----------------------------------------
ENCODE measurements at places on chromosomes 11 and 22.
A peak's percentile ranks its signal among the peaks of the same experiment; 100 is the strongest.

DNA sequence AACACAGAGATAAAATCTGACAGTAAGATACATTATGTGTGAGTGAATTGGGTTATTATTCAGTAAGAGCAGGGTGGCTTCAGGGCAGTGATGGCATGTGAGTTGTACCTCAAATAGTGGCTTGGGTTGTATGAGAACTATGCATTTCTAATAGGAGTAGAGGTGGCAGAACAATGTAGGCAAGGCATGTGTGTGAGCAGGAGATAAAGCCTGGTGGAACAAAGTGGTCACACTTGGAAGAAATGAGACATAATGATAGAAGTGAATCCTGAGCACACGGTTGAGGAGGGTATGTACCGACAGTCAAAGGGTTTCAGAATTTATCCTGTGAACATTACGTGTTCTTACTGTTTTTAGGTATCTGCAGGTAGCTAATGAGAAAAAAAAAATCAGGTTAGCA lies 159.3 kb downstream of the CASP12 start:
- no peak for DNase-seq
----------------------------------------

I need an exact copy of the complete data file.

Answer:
ENCODE measurements at places on chromosomes 11 and 22.
A peak's percentile ranks its signal among the peaks of the same experiment; 100 is the strongest.

DNA sequence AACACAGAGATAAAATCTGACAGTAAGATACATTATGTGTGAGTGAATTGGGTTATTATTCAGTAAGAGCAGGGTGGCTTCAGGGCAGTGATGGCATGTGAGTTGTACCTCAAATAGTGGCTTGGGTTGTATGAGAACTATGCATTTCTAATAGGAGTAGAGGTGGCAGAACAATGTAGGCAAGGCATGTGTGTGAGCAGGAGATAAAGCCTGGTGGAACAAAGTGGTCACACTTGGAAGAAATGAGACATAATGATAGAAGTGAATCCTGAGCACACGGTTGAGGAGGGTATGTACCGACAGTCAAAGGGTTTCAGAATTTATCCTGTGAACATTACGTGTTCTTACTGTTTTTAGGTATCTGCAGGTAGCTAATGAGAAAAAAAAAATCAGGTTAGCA lies 159.3 kb downstream of the CASP12 start:
- no peak for DNase-seq